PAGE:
As for the porn side of things, whether we like it or not, it will affect the take up, such as it is, by the masses - and don’t listen to those who say it’s not how big it is it’s how you use it. The largest share is still HD DVD. And as one big, bad maddam said, you can’t make butter with a toothpick!

Posted by Aaron  on  02/05  at  03:42 PM

Latest to leave HD-DVD for dead and go with Blu-ray alone:

Saturn (Largest German electronics retailer)

News stories at:

Posted by Dimitri  on  02/05  at  04:09 PM

Storage, storage! Er, and Onkyo hasn’t “dropped” HD DVD, it’s being cautious if not a little cagey. The article goes on to say - The only real silver lining for HD DVD is that, while it might seem unlikely, the company refuses to completely rule out the possibility of another Onkyo player hitting shelves during 2008. All the company will do is tease that it will ‘unveil a new HD source later this year, but cannot confirm at this stage whether it will be a HD DVD, Blu-ray or combi device’.
Toshibas low price, mass appeal, is causing others to hedge their bet’s while it takes on blu ray. It’s counting on the mass DVD film viewing market, which will determine the take up of stand alone players and, although blu ray has won many “battles” in other areas, that “war” is far from over. And that is what rattles the blu ray fans.

Posted by Aaron  on  02/05  at  04:28 PM

Onkyo: dropping HD-DVD support and hints at a new HD player (does not say if HD-DVD or Blu-ray) later this year.

Now, why would they drop HD-DVD and then bring it back?  ....and a “new HD player” points toward something new rather than something old for the company (i.e. Blu-ray = new vs. HD-DVD = old).

That is my take.  I’m sure there are folks out there who hope the new player will be HD-DVD again.  We won’t know completely for sure until Onkyo says more.

Imation/TDK and Saturn are the big announcements. 

Imation/TDK provides a large percentage of writeable disks for the market.  Already, there is little support for HD-DVD writeable - this format battle is much further along in Blu-ray’s favor than the movie studio battle.

Visit Germany and see a Saturn store.  It is the Best Buy of Germany without any other big electronics store competition.  The United States has been the slowest to drop HD-DVD as it had the largest HD-DVD supporter base (although still smaller than Blu-ray in the US).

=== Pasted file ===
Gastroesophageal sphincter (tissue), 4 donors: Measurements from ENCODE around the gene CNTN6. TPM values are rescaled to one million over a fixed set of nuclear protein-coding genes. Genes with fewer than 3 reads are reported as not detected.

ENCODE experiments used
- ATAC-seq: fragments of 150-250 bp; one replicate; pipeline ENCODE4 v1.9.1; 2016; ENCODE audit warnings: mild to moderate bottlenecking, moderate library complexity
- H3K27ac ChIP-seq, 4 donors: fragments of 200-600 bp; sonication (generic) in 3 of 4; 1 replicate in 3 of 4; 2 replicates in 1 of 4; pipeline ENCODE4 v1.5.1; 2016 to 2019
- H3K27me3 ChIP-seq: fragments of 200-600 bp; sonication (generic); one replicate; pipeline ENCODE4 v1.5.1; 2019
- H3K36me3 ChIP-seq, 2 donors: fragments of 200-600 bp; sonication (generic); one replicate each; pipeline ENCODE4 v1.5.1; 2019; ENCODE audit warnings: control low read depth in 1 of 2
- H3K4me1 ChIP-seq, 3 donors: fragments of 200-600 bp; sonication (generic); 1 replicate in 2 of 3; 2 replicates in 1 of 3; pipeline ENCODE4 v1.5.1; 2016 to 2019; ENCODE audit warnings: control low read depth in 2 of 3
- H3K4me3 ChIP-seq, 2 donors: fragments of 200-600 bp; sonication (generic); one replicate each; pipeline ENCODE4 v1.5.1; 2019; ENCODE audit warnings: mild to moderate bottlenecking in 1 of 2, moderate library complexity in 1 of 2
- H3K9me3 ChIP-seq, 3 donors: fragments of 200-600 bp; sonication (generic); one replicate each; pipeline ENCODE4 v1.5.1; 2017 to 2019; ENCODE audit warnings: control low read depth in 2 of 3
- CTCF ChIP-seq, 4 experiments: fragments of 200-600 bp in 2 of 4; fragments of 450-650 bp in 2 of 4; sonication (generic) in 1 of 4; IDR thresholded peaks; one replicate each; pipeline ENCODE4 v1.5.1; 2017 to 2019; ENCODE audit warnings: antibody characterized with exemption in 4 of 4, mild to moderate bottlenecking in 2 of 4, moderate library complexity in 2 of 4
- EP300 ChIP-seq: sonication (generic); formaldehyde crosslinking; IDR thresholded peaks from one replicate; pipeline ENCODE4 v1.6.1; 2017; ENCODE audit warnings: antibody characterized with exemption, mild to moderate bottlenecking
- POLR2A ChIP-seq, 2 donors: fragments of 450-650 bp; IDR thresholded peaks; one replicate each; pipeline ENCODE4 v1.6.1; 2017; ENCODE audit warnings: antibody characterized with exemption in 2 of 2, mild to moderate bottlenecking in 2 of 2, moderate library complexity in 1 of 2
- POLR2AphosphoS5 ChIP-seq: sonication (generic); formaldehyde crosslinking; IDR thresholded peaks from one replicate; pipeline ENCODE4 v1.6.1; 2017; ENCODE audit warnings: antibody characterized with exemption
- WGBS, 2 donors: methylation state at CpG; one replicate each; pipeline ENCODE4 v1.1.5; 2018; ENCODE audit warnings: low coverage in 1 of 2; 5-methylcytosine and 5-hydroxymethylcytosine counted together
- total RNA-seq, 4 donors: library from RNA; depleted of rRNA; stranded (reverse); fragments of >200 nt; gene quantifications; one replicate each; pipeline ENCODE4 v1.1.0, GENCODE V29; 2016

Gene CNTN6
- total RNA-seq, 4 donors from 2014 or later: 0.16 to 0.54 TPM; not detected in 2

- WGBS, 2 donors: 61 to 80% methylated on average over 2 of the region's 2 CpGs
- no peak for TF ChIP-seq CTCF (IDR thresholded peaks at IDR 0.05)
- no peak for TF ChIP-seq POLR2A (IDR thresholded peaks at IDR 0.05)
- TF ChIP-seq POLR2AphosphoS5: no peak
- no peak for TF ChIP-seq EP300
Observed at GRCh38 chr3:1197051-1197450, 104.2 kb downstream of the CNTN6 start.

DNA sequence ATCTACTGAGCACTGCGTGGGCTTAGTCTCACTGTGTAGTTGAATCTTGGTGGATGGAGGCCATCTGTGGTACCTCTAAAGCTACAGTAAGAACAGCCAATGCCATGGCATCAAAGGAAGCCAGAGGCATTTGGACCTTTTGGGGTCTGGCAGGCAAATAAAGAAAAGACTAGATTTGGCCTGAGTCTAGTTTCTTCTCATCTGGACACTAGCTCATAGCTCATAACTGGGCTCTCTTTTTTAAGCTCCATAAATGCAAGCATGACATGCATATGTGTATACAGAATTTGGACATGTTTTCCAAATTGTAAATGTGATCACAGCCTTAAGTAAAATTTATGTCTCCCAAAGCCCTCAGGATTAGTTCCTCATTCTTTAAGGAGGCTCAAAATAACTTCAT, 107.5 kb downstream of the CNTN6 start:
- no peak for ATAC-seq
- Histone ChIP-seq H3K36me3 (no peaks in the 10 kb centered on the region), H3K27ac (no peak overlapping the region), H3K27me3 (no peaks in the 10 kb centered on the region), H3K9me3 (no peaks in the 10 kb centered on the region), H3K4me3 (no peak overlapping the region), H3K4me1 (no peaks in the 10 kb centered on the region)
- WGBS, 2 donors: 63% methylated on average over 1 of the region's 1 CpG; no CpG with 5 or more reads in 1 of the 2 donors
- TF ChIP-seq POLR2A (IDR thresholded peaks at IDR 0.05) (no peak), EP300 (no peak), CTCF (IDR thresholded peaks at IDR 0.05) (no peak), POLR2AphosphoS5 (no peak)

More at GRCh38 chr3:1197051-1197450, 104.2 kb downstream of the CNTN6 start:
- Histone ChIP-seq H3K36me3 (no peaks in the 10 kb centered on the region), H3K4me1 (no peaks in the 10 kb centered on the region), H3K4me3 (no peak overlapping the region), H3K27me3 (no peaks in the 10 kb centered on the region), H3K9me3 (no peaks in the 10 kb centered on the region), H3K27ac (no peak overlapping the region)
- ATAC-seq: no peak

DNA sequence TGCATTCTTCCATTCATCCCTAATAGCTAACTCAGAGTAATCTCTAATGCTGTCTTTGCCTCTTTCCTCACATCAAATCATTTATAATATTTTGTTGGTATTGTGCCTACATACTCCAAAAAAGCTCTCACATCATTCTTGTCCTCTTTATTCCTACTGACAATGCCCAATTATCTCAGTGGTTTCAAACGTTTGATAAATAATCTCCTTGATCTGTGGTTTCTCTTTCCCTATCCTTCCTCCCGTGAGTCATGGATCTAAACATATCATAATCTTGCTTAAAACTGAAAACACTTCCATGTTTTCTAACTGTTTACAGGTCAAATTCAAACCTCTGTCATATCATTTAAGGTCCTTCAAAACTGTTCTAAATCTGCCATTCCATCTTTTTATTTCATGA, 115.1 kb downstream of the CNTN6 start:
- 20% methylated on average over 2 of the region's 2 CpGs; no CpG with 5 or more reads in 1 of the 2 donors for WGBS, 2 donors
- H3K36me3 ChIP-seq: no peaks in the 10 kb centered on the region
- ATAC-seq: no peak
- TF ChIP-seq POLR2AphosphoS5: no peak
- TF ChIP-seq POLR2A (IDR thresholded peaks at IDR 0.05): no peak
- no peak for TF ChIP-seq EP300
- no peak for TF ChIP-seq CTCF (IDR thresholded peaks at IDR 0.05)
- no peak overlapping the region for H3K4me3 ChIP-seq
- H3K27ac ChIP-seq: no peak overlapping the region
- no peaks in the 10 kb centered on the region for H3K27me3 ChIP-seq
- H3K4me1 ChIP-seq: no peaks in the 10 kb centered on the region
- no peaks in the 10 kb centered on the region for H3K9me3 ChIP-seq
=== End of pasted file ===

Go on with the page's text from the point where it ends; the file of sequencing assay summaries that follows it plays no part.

Posted by Dimitri  on  02/05  at  04:37 PM

“We won’t know completely for sure until Onkyo says more.” Quite right, and that is my take on it.
The rest is storage.

Posted by Aaron  on  02/07  at  10:32 PM

More companies going Blu-ray since the Warner defection:

Micro star (MSI)
FS Film
EMI music
National Geographic
Bandai Visual
Surround Records
Singulus Technologies
Digital Playground
Manga Films
Highlight Video
Swedish Films
Image Entertainment
Echo Bridge Home Entertainment

Posted by Actiondvdguy  on  02/10  at  03:33 PM

This is your homeowners association, This is our third request for you to remove the Blu-Ray Forever I Love Sony banner from the front of your house.  It is depreciating the neighborhood values.

Posted by Aaron  on  02/11  at  11:19 AM

Good one Actiondvdguy!

I just hate to see folks waste money on a dying format and it looks like Blu-ray is winning more and more….latest is Netflix to drop HD-DVD.

It shouldn’t be so bad for some HD-DVD folks.  They may be able to purchase collections of already released stuff at a discount on eBay.  It will just be the new stuff that they won’t be able to get.  For cost savings with player price and firesale movies not too bad.

Posted by Dimitri  on  02/12  at  12:14 PM

and it’s not all plain sailing for blu ray as some would have you believe

** Blu-ray future limited for some **
Blu-ray owners may be frozen out of developments because their machines are not upgradeable.
< >

But Mr Upham said the format had a lot of work yet to do to reassure consumers they are safe to upgrade from DVD.

He added: “If Blu-ray wants to reach a wider audience, it needs to have more clarity.”

But he said the likely victims of the Blu-ray profiles issue was almost certainly a limited audience.

“The guys that bought the first Blu-ray players are the guys who bought the first laser discs. They know the risks.”